SC verdict on Monsanto seeds: A setback for domestic seeds producers


The verdict of the Supreme Court that held that Monsanto’s patent claim on genetically modified (GM) Bt. cotton was valid, would likely to be a major setback for the Indian seed manufacturers.

A bench headed by Justice R.F. Nariman set aside a 2 May order of the division bench of the Delhi High Court, which had held that plant varieties and seeds cannot be patented under Indian law by companies such as Monsanto Inc., and that royalties on GM technology would be decided by a specialised agency of the agriculture ministry.

As a result, the patent held by Monsanto, through its Indian arm Mahyco-Monsanto Biotech Ltd (MMBL) over its Bollgard-II Bt cotton seed technology, a GM variant which resists the bollworm pest, was decreed to be unenforceable in India.

A division bench of the Delhi High Court comprising justices Ravindra Bhat and Yogesh Khanna had permitted MMBL to approach the Protection of Plant Varieties and Farmers’ Rights Authority (PPVFRA) under the agriculture ministry for registering the variety within three months, following which the authority had to decide on a benefit-sharing mechanism. At present, trait fees on Bt cotton seeds are decided by a price control committee under the agriculture ministry.

The court had also directed Monsanto to continue with its obligations under the sub-licence agreements and allowed “the suit to proceed with respect to the claim for damages and other reliefs”, in the light of the sub-licence termination notices issued by Monsanto.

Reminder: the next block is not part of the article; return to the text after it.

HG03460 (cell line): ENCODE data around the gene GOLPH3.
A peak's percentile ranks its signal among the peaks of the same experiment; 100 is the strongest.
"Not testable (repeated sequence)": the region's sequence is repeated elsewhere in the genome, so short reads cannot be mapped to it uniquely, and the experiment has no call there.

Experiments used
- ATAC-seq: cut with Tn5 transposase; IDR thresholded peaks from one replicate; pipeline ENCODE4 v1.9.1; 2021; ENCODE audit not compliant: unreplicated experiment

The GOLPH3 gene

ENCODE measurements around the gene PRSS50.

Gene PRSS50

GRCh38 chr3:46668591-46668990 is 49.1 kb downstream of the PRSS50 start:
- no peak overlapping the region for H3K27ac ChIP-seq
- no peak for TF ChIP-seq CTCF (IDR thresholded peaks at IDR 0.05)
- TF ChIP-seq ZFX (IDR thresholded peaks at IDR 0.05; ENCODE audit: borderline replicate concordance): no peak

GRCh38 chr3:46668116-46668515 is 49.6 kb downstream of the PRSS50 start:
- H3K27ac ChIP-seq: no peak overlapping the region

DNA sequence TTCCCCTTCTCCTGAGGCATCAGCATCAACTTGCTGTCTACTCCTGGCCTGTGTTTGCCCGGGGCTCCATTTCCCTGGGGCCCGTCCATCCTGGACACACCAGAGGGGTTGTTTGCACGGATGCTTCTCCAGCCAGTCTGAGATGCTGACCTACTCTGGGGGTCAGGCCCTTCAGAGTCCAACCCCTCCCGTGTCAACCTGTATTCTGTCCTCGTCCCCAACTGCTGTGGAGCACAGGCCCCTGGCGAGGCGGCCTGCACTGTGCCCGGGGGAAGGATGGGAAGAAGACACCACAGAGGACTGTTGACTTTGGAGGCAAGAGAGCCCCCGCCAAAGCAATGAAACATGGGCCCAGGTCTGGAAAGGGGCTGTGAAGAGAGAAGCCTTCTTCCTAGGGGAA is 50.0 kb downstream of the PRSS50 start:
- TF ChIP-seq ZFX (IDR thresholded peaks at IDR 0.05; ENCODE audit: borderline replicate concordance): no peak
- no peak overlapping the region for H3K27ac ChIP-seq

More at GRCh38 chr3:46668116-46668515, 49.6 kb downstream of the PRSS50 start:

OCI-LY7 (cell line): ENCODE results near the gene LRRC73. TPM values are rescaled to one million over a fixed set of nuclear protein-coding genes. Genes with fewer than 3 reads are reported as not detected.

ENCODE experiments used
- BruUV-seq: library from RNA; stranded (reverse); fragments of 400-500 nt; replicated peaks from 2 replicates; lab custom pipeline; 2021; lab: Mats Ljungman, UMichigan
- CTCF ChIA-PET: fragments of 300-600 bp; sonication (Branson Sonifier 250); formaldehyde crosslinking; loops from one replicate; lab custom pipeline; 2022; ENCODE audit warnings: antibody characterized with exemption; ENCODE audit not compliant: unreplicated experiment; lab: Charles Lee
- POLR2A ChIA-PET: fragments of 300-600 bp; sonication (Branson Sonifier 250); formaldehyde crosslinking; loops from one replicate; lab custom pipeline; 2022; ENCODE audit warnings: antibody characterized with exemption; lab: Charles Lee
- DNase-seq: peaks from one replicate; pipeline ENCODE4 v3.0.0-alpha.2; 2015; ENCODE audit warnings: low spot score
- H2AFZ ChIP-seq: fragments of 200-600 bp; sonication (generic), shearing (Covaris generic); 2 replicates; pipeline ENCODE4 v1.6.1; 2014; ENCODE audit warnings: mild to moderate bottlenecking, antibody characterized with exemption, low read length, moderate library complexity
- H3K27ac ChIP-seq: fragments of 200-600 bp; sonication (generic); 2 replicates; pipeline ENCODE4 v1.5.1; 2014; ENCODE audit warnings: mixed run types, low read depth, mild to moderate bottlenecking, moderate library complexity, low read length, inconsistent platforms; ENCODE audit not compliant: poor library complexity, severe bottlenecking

The court’s order came in a case filed in 2015 by Monsanto, through MMBL, against Nuziveedu Seeds and its subsidiaries for selling Bt cotton seeds using its patented technology despite termination of a licence agreement in November 2015.
The former Shetkari Sanghatana president, Vijay Jawandhia felt that the Apex court’s verdict would not affect the cotton growers much as the Monsanto takes hardly Rs 6o-70 from per packet of seeds.

According to him, the main exploiters are the domestic seeds manufactures who take Rs 400 per kg from the farmers and then sell it to them at the rate of Rs 1800 per kg.
The chairman of the state agriculture mission, Kishore Tiwari described the Supreme Court judgement on Monsanto’s patent claim on genetically modified Bt cotton valid, as “unfortunate.”

He said that if the company takes royalty on its seeds, then it should also take the responsibility of failure.